Cases & Commentaries

Pregnant With Danger

Commentary By Mark D. Pearlman, MD; Jeffrey S. Desmond, MD

The Case

A 35-year-old woman, 38 weeks pregnant, presented
to the emergency department (ED) in the middle of the night
complaining of left leg pain. She also had some mild lower back
pain, but no other symptoms. Hospital policy stated that all
patients greater than 20 weeks’ gestation should go directly
to labor and delivery unless their problem was clearly unrelated to
the pregnancy. At ED triage, the pain was deemed to be
non-obstetrical in nature, and so she was evaluated in the ED
rather than being sent to labor and delivery.

Physical examination revealed her left leg was
slightly cooler than the right leg but was otherwise unremarkable.
A Doppler venous ultrasound revealed no evidence of deep venous
thrombosis, but there appeared to be decreased blood flow to the
leg in the left-lying position with normal blood flow in other
positions. After many hours of evaluation and observation in the
ED, the pain was diagnosed as musculoskeletal. To facilitate
evaluation by her obstetrician, she was transferred briefly to
labor and delivery. Fetal monitoring was normal and the patient was
discharged home.

The following morning, the patient’s
husband found her dead at home. An emergency cesarean section was
performed in the ED, but both the mother and the infant expired.
Autopsy revealed a ruptured aortic dissection.

The Commentary

This case illustrates the frequent challenges
that practitioners and institutions face in caring for pregnant
women, who often present to EDs with complaints that may or may not
be obstetrical in nature. Optimal evaluation of a pregnant woman
with a non-obstetrical complaint requires an understanding of the
physiology of pregnancy and possible pregnancy-related conditions.
Just as essential, though, are a structured, systematic approach to
caring for these patients, and open, clear lines of communication
between obstetrical and emergency physicians.

Although aortic dissection is an uncommon
disorder in a woman of childbearing age, it is a potentially lethal
condition and so it should be kept in mind in patients with
compatible presentations. In this case, the diagnostic challenges
were made even greater by a relatively unusual presentation, even
for a disease that often presents with non-specific symptoms and
signs. Aortic dissection is thought to result from a tear in the
intima of the aorta often associated with degeneration of the media
from age or other predisposing conditions. Young women who do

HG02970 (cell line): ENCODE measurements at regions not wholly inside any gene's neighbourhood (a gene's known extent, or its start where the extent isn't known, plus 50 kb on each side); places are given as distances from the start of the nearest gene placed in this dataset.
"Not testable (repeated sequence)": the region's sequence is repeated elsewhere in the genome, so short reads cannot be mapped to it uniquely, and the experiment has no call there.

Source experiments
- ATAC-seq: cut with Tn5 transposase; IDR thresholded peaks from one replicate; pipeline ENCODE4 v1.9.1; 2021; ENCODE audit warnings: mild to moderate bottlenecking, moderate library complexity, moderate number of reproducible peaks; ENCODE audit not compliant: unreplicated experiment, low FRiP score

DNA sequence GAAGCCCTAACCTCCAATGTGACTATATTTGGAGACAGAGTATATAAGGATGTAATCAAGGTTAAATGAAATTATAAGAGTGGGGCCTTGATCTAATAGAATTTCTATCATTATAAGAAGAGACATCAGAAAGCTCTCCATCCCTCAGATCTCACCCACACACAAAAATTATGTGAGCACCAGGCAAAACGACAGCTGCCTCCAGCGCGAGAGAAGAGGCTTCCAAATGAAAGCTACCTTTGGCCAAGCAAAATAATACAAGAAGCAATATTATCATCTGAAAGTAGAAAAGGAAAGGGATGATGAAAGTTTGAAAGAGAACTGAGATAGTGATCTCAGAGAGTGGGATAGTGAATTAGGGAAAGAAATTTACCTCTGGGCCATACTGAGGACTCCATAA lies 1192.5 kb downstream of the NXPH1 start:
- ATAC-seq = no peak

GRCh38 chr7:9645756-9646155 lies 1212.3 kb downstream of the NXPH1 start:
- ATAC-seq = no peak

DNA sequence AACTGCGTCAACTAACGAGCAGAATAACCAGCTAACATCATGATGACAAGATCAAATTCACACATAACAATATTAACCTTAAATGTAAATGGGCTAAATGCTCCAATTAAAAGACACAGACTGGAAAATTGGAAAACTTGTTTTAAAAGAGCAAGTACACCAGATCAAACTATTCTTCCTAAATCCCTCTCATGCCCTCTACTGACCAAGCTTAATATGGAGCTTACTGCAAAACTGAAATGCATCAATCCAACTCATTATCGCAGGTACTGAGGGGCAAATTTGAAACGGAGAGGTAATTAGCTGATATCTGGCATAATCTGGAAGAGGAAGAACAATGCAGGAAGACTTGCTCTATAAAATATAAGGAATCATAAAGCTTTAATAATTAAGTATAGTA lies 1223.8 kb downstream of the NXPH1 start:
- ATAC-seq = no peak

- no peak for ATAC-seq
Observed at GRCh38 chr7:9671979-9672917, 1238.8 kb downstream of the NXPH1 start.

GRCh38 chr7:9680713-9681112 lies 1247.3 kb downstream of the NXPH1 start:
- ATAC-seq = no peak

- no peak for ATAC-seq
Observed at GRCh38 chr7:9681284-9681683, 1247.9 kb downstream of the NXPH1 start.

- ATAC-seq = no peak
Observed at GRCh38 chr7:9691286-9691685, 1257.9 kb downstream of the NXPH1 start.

develop aortic dissection generally have a risk factor for the
disease, such as Marfan’s syndrome, Ehlers-Danlos syndrome,
hypertension, or bicuspid aortic valve. Pregnancy has been
considered by many to be a risk factor, and some have estimated up
to half of all dissections in women younger than 40 occur during
pregnancy, typically in the third trimester.(1) A
recent review suggests that pregnancy’s role as a risk factor
may be overstated.(2,3)

The clinical presentation of aortic dissection
varies and depends on the location and acuity of the dissection. Of
more than 1,000 patients with aortic dissection included in a large
registry, 76% of patients had chest pain as a presenting symptom,
55% had back pain, and 18% had migrating pain.(4)
The mediastinum was widened on chest radiograph in 60%.(4) The pain is
often described as ripping or tearing in nature. Ten percent of
patients present with isolated leg ischemia as the initial symptom
of an aortic dissection.(5) The location
of the pain may help determine the location of the dissection
(e.g., anterior chest pain is associated with dissection of the
ascending aorta, neck and jaw pain with the aortic arch, pain in
the interscapular area with the descending thoracic aorta, and pain
in the lumbar area or abdomen with involvement below the
diaphragm). When the integrity of one of the branches of the aorta
is compromised, ischemic manifestations usually follow.(1) Dissection
into the iliac or femoral artery probably caused this
patient’s leg pain.

Little published data describe the clinical
presentation of aortic dissection in pregnancy. The presentation of
aortic dissection with initial symptoms of chest or back pain is
similar between genders, though some suggest that dissection in
women may be less likely to present with abrupt onset of
pain.(6)
Pregnancy-related dissection was rare in a group of more than 300
women with aortic dissection.(2) Degeneration
of the collagen and elastin in the aortic media is considered a
predisposing factor for dissection. This, together with increased
wall stress from hypertension or valvular abnormalities (bicuspid
aortic valve), is presumed to lead to intimal tear and dissection.
Hypertension has been associated with 25% to 50% of cases of aortic
dissection in pregnant women. The proximal aorta is the most common